Tuesday, October 14, 2008

Barksdale pilots to join in Hawgsmoke competition

Kansas meeting determines top A-10 pilots, squadrons

Shreveport Times

By John Andrew Prime
October 13, 2008 2:00 am

Pilots from Barksdale Air Force Base's 917th Wing will take part in the biennial Hawgsmoke competition, to take place this week in Kansas.

The competition to determine the best A-10 pilots and squadrons will be Wednesday through Saturday in Salina, Kan., with the 303rd Fighter Squadron, from the 442nd Fighter Wing at Whiteman Air Force Base, Mo., the host unit.

"We'll be sending four of our pilots, and Detachment 1 will be using our planes, too," said Jessica D'Aurizio, spokeswoman for the 917th Wing at Barksdale Air Force Base, whose storied 47th Fighter Squadron is the schoolhouse for A-10 pilots. Det. 1 is the unit's presence at Davis-Monthan Air Force Base in Arizona.

The local pilots who will take part are Lt. Col. Michael Schultz, Lt. Col. Ed Sommers, Maj. Michael Bachtel and Maj. Garret Povar, D'Aurizio said.

The bombing and gunnery competition will take place in spite of wing cracks that have grounded about 130 "thin wing" models of the service's roughly 400 operational A-10s.

That grounding, which won't be lifted until all the airplanes are inspected and repaired, is why the airplanes are being shared by units.

An order to identify and repair the fatigue-related cracks was issued about a week ago, and affects seven of the airplanes with the 917th Wing.

The airplanes are affectionately called the "Warthog" by the men and women who fly the tough little airplane, and the nickname is why the competition is called Hawgsmoke.

The airplane's official name is the Thunderbolt II, in tribute to its role as the successor to the P-47 Thunderbolt fighter of World War II. Ironically, the airplane has more a legacy tie to the German Junkers Ju-87 Stuka than the P-47.

During the first tactical and conventional gunnery competition open to A-10s, Hawgsmoke 2000, the 47th Fighter Squadron took first-place awards as the top Hawgsmoke Tactical Unit, for Top Overall Pilot and Top Overall Tactical Pilot. In 2002, it won honors as the Top A-10 Squadron in the world.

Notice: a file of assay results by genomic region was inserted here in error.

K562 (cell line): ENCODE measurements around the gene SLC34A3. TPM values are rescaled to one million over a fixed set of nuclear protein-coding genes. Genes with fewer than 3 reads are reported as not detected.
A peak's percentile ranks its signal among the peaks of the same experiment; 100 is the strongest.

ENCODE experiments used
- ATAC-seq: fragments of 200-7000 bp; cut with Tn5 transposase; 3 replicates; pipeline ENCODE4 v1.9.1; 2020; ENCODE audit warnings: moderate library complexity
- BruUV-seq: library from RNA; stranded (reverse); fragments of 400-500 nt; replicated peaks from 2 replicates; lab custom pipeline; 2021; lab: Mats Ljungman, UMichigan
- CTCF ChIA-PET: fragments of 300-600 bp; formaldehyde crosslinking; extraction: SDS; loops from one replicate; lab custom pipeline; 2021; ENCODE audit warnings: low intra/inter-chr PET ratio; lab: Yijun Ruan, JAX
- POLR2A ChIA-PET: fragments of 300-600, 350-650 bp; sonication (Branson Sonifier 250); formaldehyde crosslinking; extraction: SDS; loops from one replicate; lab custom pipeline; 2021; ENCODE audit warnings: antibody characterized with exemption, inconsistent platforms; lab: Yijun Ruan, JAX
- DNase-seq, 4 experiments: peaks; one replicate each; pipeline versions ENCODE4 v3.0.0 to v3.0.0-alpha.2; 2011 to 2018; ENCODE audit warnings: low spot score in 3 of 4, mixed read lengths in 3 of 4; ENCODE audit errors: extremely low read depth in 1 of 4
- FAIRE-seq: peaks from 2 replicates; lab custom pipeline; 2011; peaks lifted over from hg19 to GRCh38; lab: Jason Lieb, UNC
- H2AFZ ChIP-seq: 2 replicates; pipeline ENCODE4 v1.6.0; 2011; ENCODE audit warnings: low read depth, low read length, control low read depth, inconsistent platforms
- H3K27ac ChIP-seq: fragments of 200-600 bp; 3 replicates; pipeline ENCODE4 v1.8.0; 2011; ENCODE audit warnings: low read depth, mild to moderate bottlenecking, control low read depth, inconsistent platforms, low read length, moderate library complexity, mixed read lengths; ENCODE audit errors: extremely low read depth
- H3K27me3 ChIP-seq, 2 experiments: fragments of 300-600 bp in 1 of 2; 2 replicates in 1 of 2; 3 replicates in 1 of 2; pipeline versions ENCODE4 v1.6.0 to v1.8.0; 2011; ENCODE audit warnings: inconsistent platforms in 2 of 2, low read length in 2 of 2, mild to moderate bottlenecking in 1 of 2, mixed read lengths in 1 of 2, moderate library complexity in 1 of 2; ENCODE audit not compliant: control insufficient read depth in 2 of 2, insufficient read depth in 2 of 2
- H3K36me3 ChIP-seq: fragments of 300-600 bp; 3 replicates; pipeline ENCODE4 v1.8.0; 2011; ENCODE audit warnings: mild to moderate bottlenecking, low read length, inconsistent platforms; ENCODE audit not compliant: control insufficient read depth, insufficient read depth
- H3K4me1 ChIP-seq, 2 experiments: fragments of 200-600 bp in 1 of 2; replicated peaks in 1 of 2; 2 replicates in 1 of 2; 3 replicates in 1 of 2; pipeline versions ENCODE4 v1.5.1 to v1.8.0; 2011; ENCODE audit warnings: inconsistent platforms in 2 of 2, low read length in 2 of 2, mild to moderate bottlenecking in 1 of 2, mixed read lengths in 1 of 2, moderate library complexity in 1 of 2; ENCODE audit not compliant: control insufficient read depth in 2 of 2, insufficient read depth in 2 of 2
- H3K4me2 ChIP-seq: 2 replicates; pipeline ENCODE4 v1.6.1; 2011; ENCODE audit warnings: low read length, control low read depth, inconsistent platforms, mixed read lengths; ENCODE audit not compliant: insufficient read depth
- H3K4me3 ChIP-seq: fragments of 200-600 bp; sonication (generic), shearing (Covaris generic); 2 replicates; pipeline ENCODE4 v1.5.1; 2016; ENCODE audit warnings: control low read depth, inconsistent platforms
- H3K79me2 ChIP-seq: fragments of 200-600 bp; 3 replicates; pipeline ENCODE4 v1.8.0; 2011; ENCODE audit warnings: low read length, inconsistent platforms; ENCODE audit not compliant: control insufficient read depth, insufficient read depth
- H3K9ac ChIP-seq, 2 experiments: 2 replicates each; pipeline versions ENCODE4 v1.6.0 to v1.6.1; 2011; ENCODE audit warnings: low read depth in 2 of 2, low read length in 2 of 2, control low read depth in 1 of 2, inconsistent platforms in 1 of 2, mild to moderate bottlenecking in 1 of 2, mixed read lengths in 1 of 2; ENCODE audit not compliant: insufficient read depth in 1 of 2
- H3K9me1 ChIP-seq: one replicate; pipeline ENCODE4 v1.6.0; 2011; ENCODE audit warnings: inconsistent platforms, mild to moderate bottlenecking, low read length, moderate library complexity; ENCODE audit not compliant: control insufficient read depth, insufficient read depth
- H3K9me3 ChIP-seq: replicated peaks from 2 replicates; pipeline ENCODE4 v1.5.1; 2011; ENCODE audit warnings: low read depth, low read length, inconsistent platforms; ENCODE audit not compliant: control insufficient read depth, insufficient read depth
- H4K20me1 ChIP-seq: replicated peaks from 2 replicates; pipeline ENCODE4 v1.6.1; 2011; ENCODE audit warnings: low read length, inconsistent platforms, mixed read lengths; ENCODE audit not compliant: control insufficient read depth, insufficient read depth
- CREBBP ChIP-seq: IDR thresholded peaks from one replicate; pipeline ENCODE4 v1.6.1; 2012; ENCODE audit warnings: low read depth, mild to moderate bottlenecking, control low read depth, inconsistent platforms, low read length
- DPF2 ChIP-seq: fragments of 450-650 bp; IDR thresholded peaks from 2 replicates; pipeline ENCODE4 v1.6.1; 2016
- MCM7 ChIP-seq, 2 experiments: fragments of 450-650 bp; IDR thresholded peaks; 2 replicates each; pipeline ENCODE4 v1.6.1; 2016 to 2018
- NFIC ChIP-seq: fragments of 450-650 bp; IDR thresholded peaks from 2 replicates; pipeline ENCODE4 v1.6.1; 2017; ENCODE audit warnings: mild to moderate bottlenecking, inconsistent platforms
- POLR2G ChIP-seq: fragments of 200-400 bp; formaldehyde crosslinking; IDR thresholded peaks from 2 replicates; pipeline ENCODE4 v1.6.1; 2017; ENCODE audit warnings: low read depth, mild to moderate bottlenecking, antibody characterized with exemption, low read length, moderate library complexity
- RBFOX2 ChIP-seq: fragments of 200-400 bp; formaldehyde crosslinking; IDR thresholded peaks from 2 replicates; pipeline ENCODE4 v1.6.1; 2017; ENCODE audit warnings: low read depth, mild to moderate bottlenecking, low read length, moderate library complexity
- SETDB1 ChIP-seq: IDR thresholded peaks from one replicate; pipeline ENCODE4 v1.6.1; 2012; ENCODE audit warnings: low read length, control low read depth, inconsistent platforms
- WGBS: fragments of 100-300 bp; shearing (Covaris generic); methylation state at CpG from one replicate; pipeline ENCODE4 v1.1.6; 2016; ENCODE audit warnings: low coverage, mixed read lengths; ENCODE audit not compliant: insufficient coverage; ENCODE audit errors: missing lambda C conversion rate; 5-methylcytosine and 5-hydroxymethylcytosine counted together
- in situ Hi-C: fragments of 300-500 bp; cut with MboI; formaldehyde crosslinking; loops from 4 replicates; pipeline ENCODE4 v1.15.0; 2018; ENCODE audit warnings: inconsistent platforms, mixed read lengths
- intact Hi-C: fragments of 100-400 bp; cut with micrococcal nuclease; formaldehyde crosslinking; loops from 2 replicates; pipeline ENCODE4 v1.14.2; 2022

The school graduates about 40 students a year from active-duty, Air National Guard and Air Force Reserve units worldwide.

"After talking to most of the other A-10 wings in the Air Force, we have more than enough teams committed to competing at Hawgsmoke to continue with the event," said Col. Mark Clemons, the 442nd's commander. "Safety is paramount, and this (repair order) will ensure we provide the safest possible aircraft to our A-10 pilots. We have plenty of aircraft to support Hawgsmoke and maintain the 442nd Fighter Wing's combat readiness."

Hawgsmoke pits A-10 pilots and maintainers from across the service to determine a single-unit "Hawgsmoke Champion."

Wing officials originally expected about 70 A-10 aircraft to attend the event, but the inspections have reduced that number to 25 to 30 airplanes, which is why Barksdale's pilots are "hot-rotating" the airplanes. Organizers expect as many as 14 teams of pilots to compete, and it will be official policy to share the aircraft.

"The inspections have forced us to reduce the number of aircraft, but we are still expecting 250 to 300 people," said Lt. Col. Brian Borgen, Hawgsmoke coordinator. "We will basically share the limited number of aircraft among the pilots from all the teams."

Air Force officials say the A-10 wing issue is representative of systemic problems for the aging Air Force fleet. It isn't the first airplane threatened by the inevitable weakening of metal subjected to continual flight stresses. The useful C-141 Starlifter transport suffered fatigue problems that limited the type's service ceiling at first and then finally resulted in the fleet being eliminated from service.

The A-10 is a ground-attack aircraft designed to support ground forces in combat. It can carry 16,000 pounds of ordnance and is equipped with a 30-mm cannon capable of punching through tank armor.

Maj. David Kurle of 442nd Fighter Wing Public Affairs contributed to this story.


No comments:

Post a Comment